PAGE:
Per Hyundai/Kia practice, the power comes from a simplified one-motor hybrid powertrain merging a dual clutch automatic, instead of one of those disliked CVTs (according to some driving aficionados, anyway).

The highly efficient engine is 1.6 liters in displacement, which when merged with the 43-horsepower motor, provides 139 horsepower and 195 pounds-feet of torque.

And it’s all rolled into what Kia calls an “un-hybrid” design.

That statement right there is proof Kia has an ear to those not seeped in the Toyota mentality. The Koreans who aim to be second-place globally in electrified cars by 2020 are trying to make it more fun, more like a hip everyday car, not a rolling statement that you are green.

“The hybrid system is neither intrusive nor obvious,” says Kia. And acceleration is brisk, while cornering is satisfying as everyday cars go.

Advanced safety, and infotainment round out the roomy, nice-looking machine that rolls on a 106.3-inch wheelbase.

Honda Accord Hybrid

The 48-mpg Accord Hybrid offers as much as 19 mpg better fuel economy than comparable non-hybrid siblings and is outselling the Camry Hybrid which was last refreshed in 2015 with 38-40 mpg powertrain retained from 2012.

2018 Camry XLE.

Honda’s 9,184 sales are above Toyota’s 7,453 and note Honda does not roll in fleet sales as Toyota does, so these are retail customer deliveries. Have you seen all those Toyota taxis? Those count in the total, so Honda’s edge is even better if one were to exclude fleet buyers.

SEE: 2017 Honda Accord Hybrid Review – First Drive

Two monkey wrenches will soon be thrown into this equation however. This summer the updated 2018 Camry Hybrid is due with up to 52 mpg, or 46 in upper trims, and this ought to help.

Not to be outdone, maybe, Honda is also planning to show its 10th generation Accord Hybrid July 14.

2018 Honda Accord Concept sketch.

Both cars promise improvements including in sportiness, design, drive quality, and efficiency. Both are moving the dial upwards on the luxury coefficient, redefining what mid-level is to a quality that would have classified them as luxury models less than half a decade ago.

Remarkable about the Accord’s 2.0-liter powertrain is extreme thermal efficiency of the gas engine, and no actual transmission in its two-motor hybrid architecture.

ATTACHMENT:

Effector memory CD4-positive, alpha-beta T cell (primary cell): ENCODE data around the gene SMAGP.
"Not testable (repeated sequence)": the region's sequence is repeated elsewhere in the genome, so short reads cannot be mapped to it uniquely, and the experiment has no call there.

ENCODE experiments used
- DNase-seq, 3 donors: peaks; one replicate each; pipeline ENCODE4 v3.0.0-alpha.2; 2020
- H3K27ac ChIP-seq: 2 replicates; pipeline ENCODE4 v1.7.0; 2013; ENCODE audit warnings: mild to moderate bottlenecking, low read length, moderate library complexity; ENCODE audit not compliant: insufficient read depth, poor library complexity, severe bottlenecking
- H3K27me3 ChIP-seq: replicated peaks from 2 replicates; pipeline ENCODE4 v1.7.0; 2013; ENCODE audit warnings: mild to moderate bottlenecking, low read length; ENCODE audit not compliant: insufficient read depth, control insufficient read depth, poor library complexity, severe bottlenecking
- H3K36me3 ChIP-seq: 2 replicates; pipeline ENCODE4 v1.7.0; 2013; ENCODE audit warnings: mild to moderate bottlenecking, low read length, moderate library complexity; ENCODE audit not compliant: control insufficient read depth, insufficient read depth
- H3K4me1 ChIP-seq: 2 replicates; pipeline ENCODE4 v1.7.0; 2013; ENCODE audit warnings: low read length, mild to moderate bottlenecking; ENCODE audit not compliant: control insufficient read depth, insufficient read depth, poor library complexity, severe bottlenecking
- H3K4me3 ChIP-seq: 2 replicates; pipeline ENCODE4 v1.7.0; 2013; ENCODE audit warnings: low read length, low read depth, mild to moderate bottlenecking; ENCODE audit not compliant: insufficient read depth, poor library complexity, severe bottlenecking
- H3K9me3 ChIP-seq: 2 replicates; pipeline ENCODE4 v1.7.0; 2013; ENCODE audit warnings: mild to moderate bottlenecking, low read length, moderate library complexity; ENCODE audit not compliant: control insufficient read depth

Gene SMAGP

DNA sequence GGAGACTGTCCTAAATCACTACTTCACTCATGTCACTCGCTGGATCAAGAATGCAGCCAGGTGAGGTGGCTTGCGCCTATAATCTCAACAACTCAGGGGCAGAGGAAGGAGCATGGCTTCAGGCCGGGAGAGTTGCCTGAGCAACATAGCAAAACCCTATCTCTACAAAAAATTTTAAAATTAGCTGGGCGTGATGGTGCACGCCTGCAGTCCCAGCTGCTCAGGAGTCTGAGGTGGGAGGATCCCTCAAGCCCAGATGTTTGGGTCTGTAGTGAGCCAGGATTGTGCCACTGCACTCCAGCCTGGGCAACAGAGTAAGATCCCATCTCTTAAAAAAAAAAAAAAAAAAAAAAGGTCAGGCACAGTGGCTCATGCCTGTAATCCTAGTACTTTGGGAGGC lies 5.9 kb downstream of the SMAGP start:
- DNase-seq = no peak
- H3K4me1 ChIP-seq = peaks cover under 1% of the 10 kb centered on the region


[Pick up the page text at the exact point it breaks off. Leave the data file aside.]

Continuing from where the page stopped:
The virtual CVT is made possible by the motors which act as the transmission, and the very sophisticated computer managed system is rated 49 mpg city, 47 highway, and 48 combined.

As noted, the car is well appointed, and costs more than the Camry by a couple-few thousand, stating at just over $30,000 and rising to $37,000.

Most important for the premise of this article is the dual-motor hybrid powertrain is also optimal for dropping into other vehicles, which Honda aims to do.

Honda actually beat Toyota to the U.S. market by a matter of weeks with its 2000 Insight, but for all of last decade it saw market share erode as Toyota’s more-advanced full hybrid systems outsold, and was fitted to more Toyota and Lexus models.

With what’s under the hood of the Accord, Honda need play second fiddle no more, unless that is what it wants to do. The company has been so far slow to roll out more, as its old IMA mild hybrid system was long-since amortized, and the market was soft.

With tightening regulations, we’ll see more.


While plug-in advocates would just as soon see hybrid go the way of an extinct amphibian, hybrids are a viable way for automakers to meet fuel economy targets this decade and next, and more are expected.

Michigan-based analyst Alan Baum notes Ford will have a dedicated hybrid with nameplate not yet decided, some time after October 2018. Baum expects Ford to terminate the C-Max when the Focus Electric is terminated at the Wayne plant mid-2018, and Ford’s Flat Rock plant will take up the new hybrid assembly.

Expect something to compete with Toyota – and Kia, Honda, and Hyundai, etc., as well, in a purpose-built hybrid platform underlying a hatchback or sedan or other form factor.

Also possible from Ford are an F-150 pickup by Fall 2019, Mustang by early 2020, and Explorer by Fall 2020, and maybe an Escape hybrid too.

2017 Honda CR-V

As noted also, Honda only needs to pick when introducing more hybrids make sense for its business plans, and first up may be a CR-V Hybrid by this fall. This could offer superior fuel economy to the now popular RAV4 Hybrid which has vaulted to third-best seller.

An AWD hybrid from Honda hovering near 40 mpg would be most welcome, and would join Nissan’s Rogue Hybrid also planned and competitively priced.

Honda has tended to content its new hybrids higher, and price them a slight bit higher too, so we shall see what its decision is with a CR-V.

Aside from these, we’d not be surprised to see new models from General Motors which likes to play its hand much closer to its chest than other automakers, but which developed the Volt’s powertrain to be used as a basis for very efficient hybrids.

And beyond these, it’s anyone’s guess, but more competitive hybrids are sure to come.